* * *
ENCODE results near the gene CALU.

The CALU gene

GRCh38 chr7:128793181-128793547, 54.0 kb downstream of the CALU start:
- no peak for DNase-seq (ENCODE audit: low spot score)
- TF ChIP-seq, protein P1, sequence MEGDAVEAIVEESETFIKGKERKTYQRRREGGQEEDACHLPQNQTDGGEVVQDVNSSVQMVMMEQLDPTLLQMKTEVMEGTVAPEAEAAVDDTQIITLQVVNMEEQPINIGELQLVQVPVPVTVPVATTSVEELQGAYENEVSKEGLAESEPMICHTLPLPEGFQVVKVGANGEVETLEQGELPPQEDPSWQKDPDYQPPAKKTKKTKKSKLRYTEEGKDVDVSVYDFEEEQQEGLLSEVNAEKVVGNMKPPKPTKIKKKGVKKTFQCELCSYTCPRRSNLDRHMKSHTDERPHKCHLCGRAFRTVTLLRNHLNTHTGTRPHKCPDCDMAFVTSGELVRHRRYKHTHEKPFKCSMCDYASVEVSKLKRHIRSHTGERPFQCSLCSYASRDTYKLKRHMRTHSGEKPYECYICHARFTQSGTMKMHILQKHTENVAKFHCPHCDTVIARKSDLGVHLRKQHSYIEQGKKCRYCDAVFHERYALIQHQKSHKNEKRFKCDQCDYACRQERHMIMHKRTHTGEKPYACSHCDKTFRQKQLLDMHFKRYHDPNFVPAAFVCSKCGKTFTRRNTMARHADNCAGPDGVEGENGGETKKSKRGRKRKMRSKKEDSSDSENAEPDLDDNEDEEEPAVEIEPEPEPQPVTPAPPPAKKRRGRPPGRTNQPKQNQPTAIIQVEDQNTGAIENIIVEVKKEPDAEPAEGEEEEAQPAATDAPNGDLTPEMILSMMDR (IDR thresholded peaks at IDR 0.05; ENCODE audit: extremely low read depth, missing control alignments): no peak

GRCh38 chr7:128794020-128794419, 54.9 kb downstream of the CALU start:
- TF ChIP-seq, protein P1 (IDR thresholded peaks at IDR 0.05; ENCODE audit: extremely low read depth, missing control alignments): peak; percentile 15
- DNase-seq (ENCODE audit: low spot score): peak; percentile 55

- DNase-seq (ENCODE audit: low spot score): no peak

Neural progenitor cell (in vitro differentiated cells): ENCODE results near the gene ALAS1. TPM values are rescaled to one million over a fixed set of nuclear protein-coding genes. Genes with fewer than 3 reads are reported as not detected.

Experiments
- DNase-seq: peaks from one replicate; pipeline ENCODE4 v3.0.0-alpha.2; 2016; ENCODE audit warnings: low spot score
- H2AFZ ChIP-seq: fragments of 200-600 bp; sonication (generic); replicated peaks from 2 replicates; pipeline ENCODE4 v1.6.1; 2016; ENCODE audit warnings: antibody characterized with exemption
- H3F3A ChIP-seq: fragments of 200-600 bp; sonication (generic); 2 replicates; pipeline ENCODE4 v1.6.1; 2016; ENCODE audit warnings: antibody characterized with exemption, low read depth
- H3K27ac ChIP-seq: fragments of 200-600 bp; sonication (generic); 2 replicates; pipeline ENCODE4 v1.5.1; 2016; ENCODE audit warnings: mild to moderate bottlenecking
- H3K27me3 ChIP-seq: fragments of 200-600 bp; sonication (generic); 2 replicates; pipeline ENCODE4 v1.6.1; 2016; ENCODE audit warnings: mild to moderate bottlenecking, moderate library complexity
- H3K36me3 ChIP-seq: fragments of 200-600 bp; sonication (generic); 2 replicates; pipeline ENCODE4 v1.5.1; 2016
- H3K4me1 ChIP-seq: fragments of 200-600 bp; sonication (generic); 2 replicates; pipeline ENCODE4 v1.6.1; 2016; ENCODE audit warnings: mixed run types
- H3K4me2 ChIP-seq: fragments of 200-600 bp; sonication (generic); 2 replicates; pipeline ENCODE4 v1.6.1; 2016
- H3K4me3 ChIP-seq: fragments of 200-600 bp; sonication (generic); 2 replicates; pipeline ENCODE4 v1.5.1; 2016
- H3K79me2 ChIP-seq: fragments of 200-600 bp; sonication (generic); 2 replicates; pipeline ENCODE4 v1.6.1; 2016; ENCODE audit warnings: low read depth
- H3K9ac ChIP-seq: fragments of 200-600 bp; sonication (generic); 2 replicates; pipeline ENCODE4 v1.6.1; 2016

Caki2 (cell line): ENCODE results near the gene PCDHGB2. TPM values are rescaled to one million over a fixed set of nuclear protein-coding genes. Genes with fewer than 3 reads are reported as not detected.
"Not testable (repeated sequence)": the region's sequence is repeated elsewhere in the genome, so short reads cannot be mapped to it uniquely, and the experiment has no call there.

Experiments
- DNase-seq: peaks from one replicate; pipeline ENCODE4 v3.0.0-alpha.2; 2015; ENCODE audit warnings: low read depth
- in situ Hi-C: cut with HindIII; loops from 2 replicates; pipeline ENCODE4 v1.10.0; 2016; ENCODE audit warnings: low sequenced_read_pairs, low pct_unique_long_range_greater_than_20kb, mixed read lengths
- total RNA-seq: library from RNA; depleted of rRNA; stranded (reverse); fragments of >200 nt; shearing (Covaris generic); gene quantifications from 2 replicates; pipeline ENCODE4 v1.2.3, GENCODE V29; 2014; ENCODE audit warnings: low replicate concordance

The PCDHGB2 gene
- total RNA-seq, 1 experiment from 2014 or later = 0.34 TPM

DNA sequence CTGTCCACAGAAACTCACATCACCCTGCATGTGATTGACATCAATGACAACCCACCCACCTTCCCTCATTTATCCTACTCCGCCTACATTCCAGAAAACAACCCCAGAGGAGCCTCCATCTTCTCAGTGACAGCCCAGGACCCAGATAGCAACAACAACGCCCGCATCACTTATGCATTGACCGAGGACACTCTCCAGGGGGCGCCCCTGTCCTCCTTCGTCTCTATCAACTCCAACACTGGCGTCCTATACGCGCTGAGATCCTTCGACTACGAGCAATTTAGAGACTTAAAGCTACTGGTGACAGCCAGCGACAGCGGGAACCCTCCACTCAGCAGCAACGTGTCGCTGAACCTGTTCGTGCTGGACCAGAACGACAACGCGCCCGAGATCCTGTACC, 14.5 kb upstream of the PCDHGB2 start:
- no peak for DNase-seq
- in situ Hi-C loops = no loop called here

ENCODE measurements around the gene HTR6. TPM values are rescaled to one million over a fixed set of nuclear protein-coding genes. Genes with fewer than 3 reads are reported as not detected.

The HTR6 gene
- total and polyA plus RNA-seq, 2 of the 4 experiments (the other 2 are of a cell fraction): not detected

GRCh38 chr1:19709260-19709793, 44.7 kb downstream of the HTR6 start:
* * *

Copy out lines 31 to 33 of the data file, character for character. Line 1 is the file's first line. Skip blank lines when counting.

DNA sequence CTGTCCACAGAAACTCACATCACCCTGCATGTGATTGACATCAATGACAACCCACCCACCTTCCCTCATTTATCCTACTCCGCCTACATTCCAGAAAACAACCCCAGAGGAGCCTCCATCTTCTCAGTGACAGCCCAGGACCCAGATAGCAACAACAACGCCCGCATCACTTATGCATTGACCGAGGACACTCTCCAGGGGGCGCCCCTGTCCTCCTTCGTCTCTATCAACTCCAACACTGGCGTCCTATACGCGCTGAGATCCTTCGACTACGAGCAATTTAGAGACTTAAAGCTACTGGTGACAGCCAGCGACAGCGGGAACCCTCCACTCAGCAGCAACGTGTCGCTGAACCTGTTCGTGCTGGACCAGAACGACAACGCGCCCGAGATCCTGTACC, 14.5 kb upstream of the PCDHGB2 start:
- no peak for DNase-seq
- in situ Hi-C loops = no loop called here